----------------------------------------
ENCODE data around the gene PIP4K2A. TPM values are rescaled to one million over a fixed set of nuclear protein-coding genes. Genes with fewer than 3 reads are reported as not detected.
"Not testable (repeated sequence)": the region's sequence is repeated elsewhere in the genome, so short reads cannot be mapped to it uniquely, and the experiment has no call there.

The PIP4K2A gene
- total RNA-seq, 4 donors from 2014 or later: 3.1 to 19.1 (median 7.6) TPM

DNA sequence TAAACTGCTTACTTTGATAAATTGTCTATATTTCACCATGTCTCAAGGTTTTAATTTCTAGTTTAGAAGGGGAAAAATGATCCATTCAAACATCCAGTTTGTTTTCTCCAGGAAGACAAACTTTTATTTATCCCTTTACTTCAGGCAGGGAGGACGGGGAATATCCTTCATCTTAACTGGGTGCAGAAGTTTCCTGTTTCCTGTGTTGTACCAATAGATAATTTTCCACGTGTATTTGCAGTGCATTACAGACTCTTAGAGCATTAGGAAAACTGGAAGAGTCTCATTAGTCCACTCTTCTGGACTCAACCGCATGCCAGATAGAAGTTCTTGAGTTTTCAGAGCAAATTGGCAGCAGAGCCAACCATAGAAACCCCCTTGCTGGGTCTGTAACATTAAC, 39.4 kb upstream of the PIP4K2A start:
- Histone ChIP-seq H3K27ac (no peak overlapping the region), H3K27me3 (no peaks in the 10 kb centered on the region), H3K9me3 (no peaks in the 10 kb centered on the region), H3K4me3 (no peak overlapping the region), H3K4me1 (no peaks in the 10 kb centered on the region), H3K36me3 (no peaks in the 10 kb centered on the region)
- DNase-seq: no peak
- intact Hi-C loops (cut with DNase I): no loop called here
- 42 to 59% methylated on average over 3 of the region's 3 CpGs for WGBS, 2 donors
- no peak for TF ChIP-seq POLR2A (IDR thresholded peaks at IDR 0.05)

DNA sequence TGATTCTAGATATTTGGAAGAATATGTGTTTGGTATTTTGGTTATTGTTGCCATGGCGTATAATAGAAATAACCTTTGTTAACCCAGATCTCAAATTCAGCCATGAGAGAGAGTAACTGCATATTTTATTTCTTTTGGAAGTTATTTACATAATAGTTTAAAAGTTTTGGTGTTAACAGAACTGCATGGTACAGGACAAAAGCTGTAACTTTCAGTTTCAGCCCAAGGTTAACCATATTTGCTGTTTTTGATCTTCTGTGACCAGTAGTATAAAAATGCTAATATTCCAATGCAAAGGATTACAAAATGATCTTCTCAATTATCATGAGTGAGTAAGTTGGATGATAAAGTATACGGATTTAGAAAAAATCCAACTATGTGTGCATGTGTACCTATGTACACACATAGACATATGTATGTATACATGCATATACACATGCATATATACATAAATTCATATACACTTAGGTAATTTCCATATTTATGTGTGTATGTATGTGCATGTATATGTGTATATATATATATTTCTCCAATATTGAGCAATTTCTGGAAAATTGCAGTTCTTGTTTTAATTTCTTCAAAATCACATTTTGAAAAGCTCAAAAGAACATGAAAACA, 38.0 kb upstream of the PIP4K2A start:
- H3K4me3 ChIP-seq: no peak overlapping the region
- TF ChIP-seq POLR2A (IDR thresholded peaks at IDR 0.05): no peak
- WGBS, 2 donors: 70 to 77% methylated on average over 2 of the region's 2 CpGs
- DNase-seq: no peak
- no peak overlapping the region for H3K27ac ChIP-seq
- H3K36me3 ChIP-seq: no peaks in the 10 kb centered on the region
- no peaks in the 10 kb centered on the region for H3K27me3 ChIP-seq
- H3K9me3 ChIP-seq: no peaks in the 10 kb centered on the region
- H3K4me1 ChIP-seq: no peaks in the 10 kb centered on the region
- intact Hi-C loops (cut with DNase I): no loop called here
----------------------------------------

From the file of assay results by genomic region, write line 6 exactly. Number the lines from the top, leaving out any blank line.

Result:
- Histone ChIP-seq H3K27ac (no peak overlapping the region), H3K27me3 (no peaks in the 10 kb centered on the region), H3K9me3 (no peaks in the 10 kb centered on the region), H3K4me3 (no peak overlapping the region), H3K4me1 (no peaks in the 10 kb centered on the region), H3K36me3 (no peaks in the 10 kb centered on the region)